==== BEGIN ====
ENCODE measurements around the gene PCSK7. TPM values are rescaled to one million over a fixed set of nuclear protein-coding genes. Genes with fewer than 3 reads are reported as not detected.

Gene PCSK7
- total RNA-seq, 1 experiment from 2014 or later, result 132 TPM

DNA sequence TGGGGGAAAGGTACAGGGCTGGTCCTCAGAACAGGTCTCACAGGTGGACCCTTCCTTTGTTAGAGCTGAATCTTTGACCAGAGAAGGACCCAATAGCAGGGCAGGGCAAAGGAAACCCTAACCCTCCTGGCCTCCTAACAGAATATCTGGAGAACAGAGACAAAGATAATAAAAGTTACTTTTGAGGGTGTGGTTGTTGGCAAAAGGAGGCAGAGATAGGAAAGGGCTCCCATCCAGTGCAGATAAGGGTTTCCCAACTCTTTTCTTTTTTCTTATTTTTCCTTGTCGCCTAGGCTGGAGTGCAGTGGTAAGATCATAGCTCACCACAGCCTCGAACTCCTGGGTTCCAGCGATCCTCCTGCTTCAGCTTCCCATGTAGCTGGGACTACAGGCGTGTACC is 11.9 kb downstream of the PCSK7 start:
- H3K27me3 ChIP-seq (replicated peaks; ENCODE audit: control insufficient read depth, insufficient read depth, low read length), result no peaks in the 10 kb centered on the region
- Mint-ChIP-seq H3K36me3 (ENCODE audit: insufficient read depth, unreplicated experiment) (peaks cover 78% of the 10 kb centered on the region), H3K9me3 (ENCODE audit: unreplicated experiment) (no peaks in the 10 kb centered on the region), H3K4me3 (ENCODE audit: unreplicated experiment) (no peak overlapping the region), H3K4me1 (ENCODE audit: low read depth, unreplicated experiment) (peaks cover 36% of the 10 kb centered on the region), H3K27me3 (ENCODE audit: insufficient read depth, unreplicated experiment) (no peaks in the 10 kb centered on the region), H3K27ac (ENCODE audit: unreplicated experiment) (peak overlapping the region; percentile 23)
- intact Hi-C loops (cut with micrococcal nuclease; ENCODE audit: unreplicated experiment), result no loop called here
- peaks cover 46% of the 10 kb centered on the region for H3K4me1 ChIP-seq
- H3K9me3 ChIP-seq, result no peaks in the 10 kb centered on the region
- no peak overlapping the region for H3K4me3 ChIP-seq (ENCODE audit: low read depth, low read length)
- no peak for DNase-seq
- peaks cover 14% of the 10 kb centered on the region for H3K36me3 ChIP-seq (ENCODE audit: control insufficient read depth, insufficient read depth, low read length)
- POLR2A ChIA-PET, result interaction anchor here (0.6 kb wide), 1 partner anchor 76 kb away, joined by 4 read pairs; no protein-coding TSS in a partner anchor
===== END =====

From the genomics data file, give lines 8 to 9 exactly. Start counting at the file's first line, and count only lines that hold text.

- peaks cover 46% of the 10 kb centered on the region for H3K4me1 ChIP-seq
- H3K9me3 ChIP-seq, result no peaks in the 10 kb centered on the region